One of the joys of a building that reaches back to Flagstaff’s earliest beginnings is uncovering pieces of the past. Once in a while, a guest enters the historic Weatherford Hotel with an old photograph and a story that transports us to the Old West.
Jeff Dumas visited recently with this picture from the year 1900 or so. His aunt, Martha Bunger of Prescott, was born in Flagstaff in 1922. The photo was part of her mother’s collection. Lenore Francis was born in Flagstaff in 1988. In the picture is Lenore’s father, Coconino County Sheriff John Francis, the gentleman standing in the foreground on the left, in front of the first covered wagon.
Sheriff Francis was the county’s first sheriff. He married Nellie Beale, a member of one of Flagstaff’s first families who was reportedly “the belle of the little frontier town.” But perhaps the most colorful role Sheriff Francis played in the Arizona Territory was his part in the bloody Pleasant Valley War.
Within a month of his July 25, 1887 wedding, Francis rode off to help lawmen in Apache County restore order to the open range. The Pleasant Valley War was an ongoing feud between two ranching families, the cattle-herding Grahams and the sheep-herding Tewksburys. Although Pleasant Valley is in Gila County, some of the bloodiest battles occurred near Holbrook.
In those days, cattlemen and sheepherders generally didn’t get along. In this case, the Grahams blamed the Tewksburys for allowing their sheep to graze until the land was completely stripped of vegetation, leaving nothing for the cattle to eat. There were also accusations of cattle rustling. Other settlers in the area were also upset about seeing sheep on the landscape.
The conflict lasted about 10 years, but escalated between 1886 and 1887, and eventually involved cattlemen associations, sheepmen, hired guns, cowboys and lawmen. An estimated 35 to 50 people were killed, including almost all the males of the two families. Historians say it the reason Arizona’s statehood was delayed for a decade.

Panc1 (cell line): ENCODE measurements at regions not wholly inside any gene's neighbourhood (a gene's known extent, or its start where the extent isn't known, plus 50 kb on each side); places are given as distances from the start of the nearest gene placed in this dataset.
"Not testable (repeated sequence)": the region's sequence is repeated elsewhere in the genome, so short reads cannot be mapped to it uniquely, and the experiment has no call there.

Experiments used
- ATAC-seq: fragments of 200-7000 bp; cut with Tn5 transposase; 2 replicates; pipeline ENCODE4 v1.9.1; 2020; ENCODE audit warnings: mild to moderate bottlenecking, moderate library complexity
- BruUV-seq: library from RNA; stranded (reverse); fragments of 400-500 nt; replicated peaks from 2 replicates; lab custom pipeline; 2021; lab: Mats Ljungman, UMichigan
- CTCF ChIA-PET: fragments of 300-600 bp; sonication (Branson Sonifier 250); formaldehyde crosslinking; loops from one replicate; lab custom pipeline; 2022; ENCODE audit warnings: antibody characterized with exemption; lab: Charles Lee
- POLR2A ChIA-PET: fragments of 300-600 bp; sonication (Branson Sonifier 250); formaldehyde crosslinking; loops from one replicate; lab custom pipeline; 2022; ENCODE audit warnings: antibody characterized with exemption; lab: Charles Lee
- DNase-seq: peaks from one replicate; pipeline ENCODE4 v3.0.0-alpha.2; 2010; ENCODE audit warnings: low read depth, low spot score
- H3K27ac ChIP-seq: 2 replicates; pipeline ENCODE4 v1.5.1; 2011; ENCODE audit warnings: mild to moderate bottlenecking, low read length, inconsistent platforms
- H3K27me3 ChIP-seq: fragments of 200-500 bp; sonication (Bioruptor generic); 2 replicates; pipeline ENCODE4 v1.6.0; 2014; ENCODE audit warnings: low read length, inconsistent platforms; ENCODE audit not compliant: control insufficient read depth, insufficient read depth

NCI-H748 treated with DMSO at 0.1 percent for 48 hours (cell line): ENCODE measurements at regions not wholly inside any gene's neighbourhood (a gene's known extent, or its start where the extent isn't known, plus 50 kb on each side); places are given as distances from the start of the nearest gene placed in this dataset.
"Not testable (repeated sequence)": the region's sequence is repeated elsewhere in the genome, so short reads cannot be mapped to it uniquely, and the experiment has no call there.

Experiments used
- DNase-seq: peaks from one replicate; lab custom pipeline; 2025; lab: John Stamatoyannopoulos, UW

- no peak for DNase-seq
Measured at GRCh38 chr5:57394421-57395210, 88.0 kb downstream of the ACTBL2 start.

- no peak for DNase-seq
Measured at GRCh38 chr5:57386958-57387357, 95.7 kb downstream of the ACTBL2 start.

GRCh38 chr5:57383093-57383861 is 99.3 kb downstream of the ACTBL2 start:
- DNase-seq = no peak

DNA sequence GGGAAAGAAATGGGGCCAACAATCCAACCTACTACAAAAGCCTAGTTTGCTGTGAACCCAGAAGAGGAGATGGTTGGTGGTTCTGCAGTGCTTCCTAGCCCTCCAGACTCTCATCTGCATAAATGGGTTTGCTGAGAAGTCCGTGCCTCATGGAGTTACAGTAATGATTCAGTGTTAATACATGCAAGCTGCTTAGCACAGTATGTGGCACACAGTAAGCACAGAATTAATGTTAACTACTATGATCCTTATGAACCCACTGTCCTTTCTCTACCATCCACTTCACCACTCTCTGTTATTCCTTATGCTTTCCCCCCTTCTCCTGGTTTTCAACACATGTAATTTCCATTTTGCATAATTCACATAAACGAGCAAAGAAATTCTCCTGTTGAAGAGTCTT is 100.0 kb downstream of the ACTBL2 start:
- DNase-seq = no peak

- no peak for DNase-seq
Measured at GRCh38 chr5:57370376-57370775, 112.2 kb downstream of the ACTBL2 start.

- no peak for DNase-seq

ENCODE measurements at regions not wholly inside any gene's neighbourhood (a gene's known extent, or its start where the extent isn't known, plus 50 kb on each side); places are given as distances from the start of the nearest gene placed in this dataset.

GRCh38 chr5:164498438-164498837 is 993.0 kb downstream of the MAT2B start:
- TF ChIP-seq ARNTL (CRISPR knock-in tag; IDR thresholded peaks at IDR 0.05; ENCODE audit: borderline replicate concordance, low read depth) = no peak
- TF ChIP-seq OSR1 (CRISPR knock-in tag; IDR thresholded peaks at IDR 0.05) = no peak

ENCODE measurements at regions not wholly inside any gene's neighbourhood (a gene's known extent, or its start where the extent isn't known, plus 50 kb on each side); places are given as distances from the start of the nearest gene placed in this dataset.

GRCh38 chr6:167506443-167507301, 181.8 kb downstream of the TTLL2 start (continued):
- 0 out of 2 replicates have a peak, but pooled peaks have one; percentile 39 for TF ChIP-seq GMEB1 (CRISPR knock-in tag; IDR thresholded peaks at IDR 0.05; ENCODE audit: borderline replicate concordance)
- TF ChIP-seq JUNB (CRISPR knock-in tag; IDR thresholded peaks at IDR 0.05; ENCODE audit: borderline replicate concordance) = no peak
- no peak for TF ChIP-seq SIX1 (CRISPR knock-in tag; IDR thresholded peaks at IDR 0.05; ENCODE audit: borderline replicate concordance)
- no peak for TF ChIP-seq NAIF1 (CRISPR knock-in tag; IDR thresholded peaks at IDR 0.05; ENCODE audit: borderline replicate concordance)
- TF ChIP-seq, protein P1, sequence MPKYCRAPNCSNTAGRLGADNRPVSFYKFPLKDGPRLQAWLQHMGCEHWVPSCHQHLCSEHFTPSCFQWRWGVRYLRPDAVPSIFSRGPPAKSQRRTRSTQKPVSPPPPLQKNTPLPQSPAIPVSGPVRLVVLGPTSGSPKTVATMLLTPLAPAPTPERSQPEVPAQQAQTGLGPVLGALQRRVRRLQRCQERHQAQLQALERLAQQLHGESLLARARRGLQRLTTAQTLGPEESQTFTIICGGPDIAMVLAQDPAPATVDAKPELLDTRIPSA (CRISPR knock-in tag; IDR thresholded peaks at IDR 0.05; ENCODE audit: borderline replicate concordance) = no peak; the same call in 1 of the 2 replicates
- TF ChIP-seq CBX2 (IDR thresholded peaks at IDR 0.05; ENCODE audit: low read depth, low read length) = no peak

Lawmen, such as Francis, who participated in ending the range war became heroes. The popular Coconino County sheriff was re-elected several times. He also served as a deputy U.S. marshal and later became Flagstaff’s mayor.
Sheriff Francis also made the news when he purchased one of Flagstaff’s early automobiles. A 1911 article, reprinted by the Arizona Daily Sun in 2011, stated, “With horses, fleet-footed deputies, railroad cars and the auto, the law buster will have an exceedingly annoying time in Coconino County hereafter.”
At the Weatherford Hotel, we value Arizona’s heritage and strive to maintain the historic building for all to enjoy. We also appreciate the individuals, like Jeff Dumas, who share their connection to this downtown landmark. By the way, also in the historic photo is the sheriff’s house, located on Leroux and Aspen, just across the street from the hotel and a likely deterrent to unruly behavior in the establishment!
This year, we’re thrilled to report another step in the hotel’s restoration has been completed. If you haven’t visited for a while, you’ll notice the changes to the lobby with the ceiling restored to its original two-story height along with the beautiful wood-crafted, wider staircase.
The holidays are a perfect time to feel the magic of the Weatherford and the many stories it has to tell. We invite you to bask in the festive atmosphere and relax among the casual elegance of Charly’s Pub & Grill after a busy day of shopping. As always, we thank you for your support of our restoration efforts! FBN
By Henry Taylor and Sam Green Taylor
Henry Taylor and Sam Green Taylor are the owners of the Weatherford Hotel in the heart of downtown Flagstaff, where the Northland comes home to celebrate! For more information, visit weatherfordhotel.com
Photo courtesy Jeff Dumas